The creation by the judiciary of the doctrine of Chevron deference to administrative agencies’ determinations, followed by the judiciary’s application and supervision of the Chevron deference doctrine in Administrative Law continue. Protection by the judiciary of the evolution of the doctrine also continues as an integral component of the judiciary’s contribution to the central objective of the three coequal branches of government to achieve for the United States a more perfect union. However, synergistic cooperation between the three branches in order to achieve that central objective requires that each branch honor its own constitutional obligation under the United ...


Land Use Exactions, Anti-Evasion, And Koontz V. St. Johns River Water Management District, Michael B. Kent Jr. 2015 Campbell University

Land Use Exactions, Anti-Evasion, And Koontz V. St. Johns River Water Management District, Michael B. Kent Jr.

Michael B. Kent Jr.

This article considers the U.S. Supreme Court’s 2013 decision in Koontz v. St. Johns River Water Management District, which extended the application of the Court’s exactions test (known as Nollan/Dollan). The majority of the Court relied heavily on the unconstitutional conditions doctrine, explaining that this doctrine formed the basis not only for the Nollan/Dolan framework but also for the extension of that framework to Koontz’s new factual setting. Led by Justice Kagan, four members of the Court dissented. Although the dissenting Justices seemingly agreed with several of the majority’s propositions, they vigorously opposed ...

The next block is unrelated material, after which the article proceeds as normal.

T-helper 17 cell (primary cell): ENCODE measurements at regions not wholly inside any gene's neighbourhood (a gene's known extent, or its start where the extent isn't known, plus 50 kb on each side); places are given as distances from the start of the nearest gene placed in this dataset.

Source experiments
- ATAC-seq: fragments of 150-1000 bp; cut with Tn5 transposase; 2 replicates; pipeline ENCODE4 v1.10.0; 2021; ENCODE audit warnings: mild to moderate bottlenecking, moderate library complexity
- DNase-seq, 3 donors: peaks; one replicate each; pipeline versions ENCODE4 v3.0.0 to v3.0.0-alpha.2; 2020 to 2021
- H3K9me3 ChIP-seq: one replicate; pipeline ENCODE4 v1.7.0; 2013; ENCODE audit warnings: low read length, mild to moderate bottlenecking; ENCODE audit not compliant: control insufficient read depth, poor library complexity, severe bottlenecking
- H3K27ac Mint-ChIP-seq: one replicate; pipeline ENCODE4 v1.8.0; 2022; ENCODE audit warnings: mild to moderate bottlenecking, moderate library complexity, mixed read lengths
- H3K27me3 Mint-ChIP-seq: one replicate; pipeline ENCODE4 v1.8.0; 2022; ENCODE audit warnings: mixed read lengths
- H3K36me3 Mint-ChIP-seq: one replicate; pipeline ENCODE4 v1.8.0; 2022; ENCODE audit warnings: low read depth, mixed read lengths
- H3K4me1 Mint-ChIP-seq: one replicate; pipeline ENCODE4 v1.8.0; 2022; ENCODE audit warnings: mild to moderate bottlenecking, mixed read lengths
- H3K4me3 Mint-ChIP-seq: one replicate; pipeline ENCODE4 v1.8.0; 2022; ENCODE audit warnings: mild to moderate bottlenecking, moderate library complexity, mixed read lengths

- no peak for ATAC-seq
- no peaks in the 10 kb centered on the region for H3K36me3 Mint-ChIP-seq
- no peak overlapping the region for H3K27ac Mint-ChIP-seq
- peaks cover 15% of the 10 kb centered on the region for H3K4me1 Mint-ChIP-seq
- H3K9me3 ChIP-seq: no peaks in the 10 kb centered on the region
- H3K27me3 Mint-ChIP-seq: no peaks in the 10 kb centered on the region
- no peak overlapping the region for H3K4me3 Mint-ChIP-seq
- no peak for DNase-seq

Impartiality And Independence: Misunderstood Cousins, James E. Moliterno 2015 Washington and Lee University School of Law

Impartiality And Independence: Misunderstood Cousins, James E. Moliterno

James E. Moliterno

No abstract provided.


A Typology Of Judging Styles, Corey Rayburn Yung 2015 Northwestern University School of Law

A Typology Of Judging Styles, Corey Rayburn Yung

Northwestern University Law Review

No abstract provided.


Stiffing The Arbitrators: The Problem Of Nonpayment In Commercial Arbitration, Brian Farkas, Neal M. Eiseman 2015 Goetz Fitzpatrick LLP / Brooklyn Law School

Stiffing The Arbitrators: The Problem Of Nonpayment In Commercial Arbitration, Brian Farkas, Neal M. Eiseman

Brian Farkas

Commercial arbitration is a creature of contract; the parties are there because they choose to be, either including an arbitration clause in their written agreement or, after a dispute developed, electing to avoid litigation all together. Arbitration also comes with an up-front cost non-existent in litigation: the arbitrators. Taxpayers pay for their state and federal judges, but the parties themselves pay for their arbitrators.

But what happens if one party refuses (or is otherwise unable) to pay the arbitrator? If the arbitrator then refuses to proceed, as is likely, should the dispute revert to court, in derogation of the prior ...